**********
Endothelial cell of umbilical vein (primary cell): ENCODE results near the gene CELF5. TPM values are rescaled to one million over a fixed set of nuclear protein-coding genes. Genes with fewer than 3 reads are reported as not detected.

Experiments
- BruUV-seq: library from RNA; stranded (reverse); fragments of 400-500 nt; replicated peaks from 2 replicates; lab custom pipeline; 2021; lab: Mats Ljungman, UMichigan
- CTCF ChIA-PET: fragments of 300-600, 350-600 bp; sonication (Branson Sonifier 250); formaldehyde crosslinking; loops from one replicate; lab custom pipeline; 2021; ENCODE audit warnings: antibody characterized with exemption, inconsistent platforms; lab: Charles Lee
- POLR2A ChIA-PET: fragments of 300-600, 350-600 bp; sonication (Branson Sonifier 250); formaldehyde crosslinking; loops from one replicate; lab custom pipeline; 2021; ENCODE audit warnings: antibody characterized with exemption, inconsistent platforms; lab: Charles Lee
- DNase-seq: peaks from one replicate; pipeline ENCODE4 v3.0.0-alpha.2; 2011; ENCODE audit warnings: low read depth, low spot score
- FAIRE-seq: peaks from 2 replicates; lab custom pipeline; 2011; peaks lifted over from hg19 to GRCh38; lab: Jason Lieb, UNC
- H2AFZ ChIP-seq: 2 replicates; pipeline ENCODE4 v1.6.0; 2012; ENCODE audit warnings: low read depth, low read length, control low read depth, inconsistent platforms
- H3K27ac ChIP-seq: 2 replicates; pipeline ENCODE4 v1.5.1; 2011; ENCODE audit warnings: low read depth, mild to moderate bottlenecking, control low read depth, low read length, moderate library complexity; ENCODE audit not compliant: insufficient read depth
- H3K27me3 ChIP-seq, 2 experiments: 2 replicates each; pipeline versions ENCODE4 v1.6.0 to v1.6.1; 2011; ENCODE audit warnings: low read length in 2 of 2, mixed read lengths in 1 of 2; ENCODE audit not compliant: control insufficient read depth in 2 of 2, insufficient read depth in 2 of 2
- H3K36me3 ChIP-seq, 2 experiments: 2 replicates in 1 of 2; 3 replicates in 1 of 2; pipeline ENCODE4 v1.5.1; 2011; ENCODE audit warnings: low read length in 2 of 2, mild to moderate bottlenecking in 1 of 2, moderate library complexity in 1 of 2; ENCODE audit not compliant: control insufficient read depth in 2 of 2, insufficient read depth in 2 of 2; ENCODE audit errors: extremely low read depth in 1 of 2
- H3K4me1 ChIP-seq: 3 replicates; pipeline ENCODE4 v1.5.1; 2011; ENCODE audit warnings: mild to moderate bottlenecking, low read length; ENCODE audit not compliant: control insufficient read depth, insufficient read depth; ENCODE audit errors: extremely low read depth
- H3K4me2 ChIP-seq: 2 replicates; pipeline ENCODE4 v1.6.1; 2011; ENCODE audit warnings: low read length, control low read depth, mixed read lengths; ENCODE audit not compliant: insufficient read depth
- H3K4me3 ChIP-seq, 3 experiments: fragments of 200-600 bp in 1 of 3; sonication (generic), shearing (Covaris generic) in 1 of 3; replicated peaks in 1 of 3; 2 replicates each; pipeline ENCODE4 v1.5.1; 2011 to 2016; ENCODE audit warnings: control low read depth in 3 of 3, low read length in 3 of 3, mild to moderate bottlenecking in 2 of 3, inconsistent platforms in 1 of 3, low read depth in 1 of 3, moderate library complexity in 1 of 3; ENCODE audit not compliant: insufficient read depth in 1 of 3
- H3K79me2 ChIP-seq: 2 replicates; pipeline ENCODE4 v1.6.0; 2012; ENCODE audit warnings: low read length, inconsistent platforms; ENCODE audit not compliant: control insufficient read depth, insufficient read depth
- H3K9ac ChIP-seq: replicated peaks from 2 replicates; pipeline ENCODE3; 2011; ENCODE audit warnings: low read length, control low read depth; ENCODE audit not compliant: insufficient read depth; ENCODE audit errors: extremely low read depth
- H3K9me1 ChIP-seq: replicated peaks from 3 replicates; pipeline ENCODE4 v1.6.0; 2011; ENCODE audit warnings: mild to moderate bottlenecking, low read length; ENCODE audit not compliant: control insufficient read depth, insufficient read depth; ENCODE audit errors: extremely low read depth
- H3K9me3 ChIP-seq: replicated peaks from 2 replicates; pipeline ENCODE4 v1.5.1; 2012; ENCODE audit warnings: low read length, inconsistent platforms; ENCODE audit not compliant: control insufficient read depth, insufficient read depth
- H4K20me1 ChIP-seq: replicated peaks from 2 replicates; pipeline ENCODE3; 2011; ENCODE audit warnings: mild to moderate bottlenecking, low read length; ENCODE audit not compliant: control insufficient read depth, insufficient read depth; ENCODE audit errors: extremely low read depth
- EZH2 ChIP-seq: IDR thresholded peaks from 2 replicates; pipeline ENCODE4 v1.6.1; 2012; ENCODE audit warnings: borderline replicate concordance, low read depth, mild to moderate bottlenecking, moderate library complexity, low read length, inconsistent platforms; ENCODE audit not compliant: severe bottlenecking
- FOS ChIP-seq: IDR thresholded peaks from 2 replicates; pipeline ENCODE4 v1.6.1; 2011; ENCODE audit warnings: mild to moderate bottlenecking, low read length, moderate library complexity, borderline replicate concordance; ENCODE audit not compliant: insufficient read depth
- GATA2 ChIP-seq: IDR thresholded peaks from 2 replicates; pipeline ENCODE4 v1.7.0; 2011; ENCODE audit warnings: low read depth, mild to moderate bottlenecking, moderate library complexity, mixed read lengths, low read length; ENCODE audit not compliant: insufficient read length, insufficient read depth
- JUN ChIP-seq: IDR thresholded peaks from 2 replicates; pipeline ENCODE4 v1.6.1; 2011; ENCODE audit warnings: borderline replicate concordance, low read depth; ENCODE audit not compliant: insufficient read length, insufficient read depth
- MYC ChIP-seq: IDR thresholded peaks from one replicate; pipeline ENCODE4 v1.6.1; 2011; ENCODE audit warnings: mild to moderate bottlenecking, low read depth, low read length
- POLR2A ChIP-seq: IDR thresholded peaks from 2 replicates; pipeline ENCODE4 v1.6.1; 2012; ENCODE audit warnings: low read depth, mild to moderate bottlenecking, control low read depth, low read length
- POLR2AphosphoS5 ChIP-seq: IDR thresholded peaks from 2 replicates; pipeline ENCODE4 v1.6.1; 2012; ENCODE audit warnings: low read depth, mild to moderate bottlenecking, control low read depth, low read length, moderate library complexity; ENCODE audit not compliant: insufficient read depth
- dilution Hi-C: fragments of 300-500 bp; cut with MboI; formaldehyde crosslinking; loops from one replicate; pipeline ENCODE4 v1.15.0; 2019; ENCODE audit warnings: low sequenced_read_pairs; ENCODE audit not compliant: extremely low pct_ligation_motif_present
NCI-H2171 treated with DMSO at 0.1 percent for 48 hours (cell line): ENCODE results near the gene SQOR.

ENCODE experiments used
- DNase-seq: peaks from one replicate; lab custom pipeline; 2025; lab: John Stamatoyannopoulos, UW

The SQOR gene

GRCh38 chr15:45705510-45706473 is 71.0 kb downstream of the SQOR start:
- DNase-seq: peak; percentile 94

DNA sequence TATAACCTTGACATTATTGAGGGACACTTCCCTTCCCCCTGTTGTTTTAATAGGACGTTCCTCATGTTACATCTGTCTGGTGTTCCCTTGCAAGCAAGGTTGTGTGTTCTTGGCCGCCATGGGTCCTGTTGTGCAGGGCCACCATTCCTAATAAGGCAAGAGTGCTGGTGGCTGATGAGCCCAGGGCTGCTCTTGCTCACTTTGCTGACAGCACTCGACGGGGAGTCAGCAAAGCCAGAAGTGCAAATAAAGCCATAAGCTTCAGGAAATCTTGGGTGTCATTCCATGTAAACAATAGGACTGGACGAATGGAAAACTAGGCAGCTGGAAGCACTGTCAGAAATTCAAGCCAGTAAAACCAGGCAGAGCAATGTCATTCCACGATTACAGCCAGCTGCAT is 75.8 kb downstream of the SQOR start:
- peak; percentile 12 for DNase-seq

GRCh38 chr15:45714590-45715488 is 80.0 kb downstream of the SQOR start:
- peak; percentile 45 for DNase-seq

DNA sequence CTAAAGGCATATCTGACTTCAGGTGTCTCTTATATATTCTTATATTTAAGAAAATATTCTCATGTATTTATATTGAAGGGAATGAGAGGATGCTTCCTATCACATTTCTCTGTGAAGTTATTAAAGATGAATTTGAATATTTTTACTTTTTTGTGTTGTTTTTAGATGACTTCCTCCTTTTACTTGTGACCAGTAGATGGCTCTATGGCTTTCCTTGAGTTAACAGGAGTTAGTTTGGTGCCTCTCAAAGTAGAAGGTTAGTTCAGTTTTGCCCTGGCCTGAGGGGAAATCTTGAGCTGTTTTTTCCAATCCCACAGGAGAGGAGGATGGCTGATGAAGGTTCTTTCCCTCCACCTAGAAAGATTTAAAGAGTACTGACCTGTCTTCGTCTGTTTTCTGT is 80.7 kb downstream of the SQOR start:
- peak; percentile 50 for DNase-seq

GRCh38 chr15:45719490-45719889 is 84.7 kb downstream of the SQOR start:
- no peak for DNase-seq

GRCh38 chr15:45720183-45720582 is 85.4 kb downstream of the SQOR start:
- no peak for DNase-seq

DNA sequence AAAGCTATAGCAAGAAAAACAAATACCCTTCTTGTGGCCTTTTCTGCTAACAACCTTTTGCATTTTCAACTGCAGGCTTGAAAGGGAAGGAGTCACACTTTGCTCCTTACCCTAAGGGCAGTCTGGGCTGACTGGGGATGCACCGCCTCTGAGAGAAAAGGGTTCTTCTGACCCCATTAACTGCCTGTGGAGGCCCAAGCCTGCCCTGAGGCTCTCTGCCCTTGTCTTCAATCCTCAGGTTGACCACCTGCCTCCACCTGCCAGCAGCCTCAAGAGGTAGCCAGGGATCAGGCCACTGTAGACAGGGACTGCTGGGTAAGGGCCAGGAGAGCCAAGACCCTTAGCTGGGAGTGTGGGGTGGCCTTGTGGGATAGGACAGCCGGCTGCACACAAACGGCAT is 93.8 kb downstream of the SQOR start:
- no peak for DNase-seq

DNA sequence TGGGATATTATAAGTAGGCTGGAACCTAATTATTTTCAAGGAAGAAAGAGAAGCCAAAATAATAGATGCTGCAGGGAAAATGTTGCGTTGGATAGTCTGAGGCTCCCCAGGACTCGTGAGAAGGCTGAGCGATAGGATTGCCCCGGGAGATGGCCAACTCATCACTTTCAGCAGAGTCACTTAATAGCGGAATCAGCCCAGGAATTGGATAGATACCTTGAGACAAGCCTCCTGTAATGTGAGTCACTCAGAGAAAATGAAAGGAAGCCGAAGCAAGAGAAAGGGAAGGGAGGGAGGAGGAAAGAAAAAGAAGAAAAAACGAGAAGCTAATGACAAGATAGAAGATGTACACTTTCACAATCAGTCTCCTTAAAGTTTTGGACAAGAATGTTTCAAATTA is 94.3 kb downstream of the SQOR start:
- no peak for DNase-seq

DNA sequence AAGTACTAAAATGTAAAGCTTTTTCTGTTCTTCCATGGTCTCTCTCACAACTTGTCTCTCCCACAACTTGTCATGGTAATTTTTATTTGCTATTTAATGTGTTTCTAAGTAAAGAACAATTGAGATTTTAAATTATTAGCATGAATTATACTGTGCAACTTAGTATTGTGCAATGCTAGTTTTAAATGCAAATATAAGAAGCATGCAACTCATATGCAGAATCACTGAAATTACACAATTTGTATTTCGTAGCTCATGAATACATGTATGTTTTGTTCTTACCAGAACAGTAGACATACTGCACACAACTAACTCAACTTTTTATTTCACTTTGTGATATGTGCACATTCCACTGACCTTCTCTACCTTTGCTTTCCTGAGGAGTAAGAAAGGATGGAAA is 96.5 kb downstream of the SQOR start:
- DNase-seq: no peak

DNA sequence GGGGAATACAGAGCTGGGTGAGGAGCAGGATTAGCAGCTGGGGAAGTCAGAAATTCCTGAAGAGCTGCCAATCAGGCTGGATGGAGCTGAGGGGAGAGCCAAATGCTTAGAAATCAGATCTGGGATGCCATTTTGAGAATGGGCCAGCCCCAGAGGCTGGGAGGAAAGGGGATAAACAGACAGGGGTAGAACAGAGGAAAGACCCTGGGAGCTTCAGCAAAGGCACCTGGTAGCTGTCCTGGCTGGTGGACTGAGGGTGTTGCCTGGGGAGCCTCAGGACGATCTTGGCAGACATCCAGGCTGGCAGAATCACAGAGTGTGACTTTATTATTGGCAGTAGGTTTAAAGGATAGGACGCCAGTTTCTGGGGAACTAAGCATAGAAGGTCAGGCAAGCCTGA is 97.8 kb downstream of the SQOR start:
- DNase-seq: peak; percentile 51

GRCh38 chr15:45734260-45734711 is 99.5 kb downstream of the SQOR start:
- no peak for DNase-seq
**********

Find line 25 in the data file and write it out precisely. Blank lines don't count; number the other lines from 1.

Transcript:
- POLR2A ChIP-seq: IDR thresholded peaks from 2 replicates; pipeline ENCODE4 v1.6.1; 2012; ENCODE audit warnings: low read depth, mild to moderate bottlenecking, control low read depth, low read length